Bridge Master is a fascinating and varied job. It covers not only the maintenance of this amazing structure but also the running of the business. I am responsible for the maintenance and inspections we carry out on the bridge to ensure it remains an iconic symbol of Bristol for many years to come.
Since 1st January 1953, the Clifton Suspension Bridge has been managed and maintained by the Clifton Suspension Bridge Trust (CSBT), a not-for-profit charity. The Trust does not receive any local or national government funding but must raise almost £1,500,000 each year to preserve the bridge in perpetuity to the highest possible standards. An Act of Parliament ensures that toll money collected from bridge crossings is used specifically to achieve this aim. A small team of staff work alongside specialist contractors to help us achieve this.
Here’s an example of some of the works we carried out over 2017/18.
Inspections used to be carried out by men ‘walking the chains’ without any harnesses or ropes. Nowadays our consultants, COWI, use more suitable access arrangements when inspecting the chains. As the bridge has a 4 ton weight limit, and due to the narrow width of the road, closure of the bridge is required during these inspections. As the bridge is a visitor attraction we still maintain footway access even when the carriageway is closed.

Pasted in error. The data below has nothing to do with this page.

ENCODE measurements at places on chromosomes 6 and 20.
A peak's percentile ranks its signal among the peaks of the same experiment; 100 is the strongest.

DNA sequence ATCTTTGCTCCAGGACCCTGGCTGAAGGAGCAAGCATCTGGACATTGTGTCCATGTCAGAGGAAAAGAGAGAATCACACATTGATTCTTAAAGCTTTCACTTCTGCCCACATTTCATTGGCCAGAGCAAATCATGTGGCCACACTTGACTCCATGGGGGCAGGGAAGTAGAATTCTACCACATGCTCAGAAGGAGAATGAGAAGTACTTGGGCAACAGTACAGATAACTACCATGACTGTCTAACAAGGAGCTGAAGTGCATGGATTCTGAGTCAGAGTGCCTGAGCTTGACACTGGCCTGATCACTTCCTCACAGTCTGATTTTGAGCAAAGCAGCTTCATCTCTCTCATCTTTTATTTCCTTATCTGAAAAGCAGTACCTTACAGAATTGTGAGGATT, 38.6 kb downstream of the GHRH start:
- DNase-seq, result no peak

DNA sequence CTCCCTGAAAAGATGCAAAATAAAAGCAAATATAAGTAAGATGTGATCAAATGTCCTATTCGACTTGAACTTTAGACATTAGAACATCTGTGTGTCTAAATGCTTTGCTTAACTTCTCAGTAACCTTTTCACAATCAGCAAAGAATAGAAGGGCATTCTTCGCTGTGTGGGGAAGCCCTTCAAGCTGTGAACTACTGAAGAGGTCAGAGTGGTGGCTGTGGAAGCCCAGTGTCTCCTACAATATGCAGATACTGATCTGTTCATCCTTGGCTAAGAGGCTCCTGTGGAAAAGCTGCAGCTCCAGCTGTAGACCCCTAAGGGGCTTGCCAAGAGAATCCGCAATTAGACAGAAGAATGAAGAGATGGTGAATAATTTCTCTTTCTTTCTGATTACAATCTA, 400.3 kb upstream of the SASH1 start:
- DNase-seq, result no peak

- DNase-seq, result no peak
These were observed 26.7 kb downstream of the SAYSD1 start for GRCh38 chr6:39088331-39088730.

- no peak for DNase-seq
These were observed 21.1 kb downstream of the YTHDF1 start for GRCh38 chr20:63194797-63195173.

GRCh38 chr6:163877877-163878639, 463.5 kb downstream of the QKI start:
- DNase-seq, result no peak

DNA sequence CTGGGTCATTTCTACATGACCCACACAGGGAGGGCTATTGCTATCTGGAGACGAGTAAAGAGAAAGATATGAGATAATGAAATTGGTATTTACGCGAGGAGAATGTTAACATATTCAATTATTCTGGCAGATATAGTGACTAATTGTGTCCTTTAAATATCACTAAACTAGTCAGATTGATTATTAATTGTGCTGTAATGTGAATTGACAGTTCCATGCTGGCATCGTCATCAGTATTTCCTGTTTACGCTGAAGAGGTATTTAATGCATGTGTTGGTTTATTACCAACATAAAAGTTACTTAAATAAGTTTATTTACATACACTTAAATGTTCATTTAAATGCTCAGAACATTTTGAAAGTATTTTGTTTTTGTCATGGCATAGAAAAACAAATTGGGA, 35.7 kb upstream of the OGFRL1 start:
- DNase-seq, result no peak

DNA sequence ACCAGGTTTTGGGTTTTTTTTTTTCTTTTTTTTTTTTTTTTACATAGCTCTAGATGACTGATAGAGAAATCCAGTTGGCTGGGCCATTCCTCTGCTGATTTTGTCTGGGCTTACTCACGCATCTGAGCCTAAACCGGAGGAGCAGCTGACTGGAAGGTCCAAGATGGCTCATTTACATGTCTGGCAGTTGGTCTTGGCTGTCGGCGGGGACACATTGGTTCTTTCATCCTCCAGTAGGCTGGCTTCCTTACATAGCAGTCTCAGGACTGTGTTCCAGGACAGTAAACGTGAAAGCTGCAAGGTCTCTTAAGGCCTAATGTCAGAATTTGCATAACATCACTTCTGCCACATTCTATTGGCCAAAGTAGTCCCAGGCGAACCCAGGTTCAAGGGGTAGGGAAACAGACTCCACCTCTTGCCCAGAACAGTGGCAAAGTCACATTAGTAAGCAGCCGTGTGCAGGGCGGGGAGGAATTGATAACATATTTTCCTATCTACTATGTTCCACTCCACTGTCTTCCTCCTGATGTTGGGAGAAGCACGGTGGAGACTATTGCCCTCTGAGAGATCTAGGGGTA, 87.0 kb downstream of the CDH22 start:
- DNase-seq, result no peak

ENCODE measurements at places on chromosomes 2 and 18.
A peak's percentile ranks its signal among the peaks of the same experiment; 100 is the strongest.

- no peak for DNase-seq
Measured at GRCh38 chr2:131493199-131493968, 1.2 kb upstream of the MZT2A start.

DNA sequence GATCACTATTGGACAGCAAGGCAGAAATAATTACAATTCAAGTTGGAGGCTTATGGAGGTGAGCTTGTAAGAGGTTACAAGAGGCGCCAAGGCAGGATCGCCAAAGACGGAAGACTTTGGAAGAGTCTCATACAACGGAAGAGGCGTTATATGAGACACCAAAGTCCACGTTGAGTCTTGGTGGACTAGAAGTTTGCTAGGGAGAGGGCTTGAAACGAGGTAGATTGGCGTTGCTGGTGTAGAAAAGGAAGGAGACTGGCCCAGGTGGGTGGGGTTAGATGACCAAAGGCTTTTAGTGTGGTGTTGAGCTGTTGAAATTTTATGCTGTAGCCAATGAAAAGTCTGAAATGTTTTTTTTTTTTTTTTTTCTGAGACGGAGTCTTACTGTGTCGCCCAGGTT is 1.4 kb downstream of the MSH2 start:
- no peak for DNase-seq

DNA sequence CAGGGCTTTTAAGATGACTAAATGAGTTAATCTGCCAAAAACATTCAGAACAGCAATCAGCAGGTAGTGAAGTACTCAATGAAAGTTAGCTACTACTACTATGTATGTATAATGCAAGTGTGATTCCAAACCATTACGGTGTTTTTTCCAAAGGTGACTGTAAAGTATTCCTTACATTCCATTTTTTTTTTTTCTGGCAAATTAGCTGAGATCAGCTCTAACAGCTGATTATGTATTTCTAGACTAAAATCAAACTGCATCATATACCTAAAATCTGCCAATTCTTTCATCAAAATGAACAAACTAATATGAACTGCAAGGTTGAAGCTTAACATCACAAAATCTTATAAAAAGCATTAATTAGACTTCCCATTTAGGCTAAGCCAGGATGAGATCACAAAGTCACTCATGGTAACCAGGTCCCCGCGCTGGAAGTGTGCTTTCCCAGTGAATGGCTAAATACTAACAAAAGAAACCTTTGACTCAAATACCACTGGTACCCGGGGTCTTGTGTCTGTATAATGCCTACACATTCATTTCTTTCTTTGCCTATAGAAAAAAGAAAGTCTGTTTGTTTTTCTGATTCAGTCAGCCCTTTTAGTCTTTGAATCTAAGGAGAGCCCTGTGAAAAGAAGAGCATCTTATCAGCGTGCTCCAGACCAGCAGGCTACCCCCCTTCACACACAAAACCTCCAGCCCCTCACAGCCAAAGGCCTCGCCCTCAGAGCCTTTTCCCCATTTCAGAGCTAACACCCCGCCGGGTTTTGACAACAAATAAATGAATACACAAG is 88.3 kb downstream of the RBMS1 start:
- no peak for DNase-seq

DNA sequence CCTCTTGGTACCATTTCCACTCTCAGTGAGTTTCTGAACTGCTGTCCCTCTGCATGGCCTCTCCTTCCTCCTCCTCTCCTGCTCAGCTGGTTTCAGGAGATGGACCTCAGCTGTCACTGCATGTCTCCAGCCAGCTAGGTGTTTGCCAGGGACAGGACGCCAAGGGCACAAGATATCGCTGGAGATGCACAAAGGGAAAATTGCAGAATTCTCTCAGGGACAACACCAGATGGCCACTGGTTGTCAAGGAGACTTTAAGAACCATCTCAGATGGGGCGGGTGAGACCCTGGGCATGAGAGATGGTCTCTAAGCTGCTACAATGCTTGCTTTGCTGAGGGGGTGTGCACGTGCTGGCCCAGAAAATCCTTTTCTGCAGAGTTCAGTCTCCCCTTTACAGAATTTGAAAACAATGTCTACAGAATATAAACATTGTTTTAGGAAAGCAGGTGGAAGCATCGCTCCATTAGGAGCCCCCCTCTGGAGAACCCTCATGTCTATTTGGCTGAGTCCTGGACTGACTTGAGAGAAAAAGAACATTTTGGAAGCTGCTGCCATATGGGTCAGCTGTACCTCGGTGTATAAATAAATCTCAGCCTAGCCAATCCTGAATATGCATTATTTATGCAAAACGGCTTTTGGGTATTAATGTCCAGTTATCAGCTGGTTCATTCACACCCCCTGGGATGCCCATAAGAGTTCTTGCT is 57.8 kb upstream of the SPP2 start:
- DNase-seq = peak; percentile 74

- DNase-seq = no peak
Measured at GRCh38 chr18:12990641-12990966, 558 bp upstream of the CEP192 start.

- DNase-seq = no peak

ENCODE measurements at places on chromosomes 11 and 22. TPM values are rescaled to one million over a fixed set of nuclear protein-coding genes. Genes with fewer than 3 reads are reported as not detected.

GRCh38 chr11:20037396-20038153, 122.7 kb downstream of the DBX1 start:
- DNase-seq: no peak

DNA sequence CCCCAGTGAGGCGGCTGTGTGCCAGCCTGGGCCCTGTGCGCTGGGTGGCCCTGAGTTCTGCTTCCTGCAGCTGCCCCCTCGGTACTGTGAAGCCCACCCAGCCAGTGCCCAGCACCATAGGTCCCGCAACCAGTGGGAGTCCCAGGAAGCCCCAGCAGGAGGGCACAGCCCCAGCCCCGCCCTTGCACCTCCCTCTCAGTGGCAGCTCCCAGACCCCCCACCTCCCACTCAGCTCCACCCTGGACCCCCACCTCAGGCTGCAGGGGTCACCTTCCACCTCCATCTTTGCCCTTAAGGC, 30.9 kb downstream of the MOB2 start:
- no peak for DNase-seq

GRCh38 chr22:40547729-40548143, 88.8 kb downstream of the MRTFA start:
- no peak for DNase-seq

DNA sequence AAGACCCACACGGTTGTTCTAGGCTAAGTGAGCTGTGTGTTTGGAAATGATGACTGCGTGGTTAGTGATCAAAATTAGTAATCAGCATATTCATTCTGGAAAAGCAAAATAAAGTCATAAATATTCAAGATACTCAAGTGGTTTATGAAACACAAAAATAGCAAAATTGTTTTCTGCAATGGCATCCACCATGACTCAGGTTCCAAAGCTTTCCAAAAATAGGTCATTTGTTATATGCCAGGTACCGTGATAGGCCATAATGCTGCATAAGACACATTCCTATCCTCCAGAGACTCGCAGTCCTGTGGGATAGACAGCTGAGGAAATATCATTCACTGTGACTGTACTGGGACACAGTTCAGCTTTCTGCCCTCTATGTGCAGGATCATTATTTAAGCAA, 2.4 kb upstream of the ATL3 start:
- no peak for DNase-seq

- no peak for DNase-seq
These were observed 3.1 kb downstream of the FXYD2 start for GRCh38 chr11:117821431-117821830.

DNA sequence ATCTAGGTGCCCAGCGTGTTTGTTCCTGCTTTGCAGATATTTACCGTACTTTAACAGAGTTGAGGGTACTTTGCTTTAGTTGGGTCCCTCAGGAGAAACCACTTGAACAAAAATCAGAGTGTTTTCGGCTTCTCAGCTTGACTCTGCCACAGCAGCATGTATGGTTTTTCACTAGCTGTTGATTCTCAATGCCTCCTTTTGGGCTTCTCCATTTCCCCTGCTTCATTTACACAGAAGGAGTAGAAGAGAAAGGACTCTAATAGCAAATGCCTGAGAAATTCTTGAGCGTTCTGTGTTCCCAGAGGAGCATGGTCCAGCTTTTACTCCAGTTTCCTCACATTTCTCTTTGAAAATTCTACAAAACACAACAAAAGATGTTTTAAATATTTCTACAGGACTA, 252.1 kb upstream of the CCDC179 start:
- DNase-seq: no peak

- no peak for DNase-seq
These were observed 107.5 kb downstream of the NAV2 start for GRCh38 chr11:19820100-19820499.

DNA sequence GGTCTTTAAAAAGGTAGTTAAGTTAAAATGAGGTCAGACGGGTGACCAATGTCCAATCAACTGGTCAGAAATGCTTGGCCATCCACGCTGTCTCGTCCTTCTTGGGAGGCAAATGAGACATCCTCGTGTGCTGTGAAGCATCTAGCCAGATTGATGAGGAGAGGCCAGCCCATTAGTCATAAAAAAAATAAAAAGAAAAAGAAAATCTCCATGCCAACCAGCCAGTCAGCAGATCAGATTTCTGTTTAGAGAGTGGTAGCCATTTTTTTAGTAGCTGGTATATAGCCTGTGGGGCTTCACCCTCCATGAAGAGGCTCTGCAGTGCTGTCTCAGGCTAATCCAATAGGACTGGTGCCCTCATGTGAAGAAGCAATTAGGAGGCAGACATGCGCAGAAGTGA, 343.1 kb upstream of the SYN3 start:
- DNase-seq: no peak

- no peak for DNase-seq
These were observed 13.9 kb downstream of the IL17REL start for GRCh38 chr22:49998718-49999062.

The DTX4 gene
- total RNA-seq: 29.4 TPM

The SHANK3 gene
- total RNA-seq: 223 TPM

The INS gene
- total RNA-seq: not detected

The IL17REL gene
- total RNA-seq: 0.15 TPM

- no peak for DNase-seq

As you can imagine painting between the chain links is quite a difficult task – a bit like painting behind the back of your radiator! Painting trials on a new type of paint were carried out in 2017 to see if this will help in halting any corrosion between the chains.
Each chain passes over rounded saddles at the top of each tower. These saddles sit on a series of 25 rollers with the intention of providing longitudinal movement of the chains. The rollers accommodate changes in loads on the suspended span and (principally) changes in temperature of the chains. Regular inspection and maintenance requirements are in place to reflect the critical role of the saddles – and they are cleaned and oiled regularly to ensure movement.
Once the chains have passed over the tower saddles, they sweep down to the fixed land saddles at ground level and then from these into the underground anchorages. In 1925 the anchorages on the Leigh Woods side were strengthened as a precautionary measure. This was done by boring into the rock above, below and to either side of the chains and fixing stays to them. The tunnel was then backfilled with 6m of concrete. The Clifton anchorages were similarly strengthened in 1939. Further analysis of the anchorages has shown that both systems are adequate for the bridge.
Regular inspection of the anchorages are carried out by COWI. The inclined shafts are easier to inspect as there are access steps to the bottom of the anchorages. However the vertical anchorages are not so easy – these require a road closure and the unlucky engineer being lowered down the manhole! At the bottom of the vertical shaft, engineers can inspect the back of the anchorage plates, which are still in very good condition.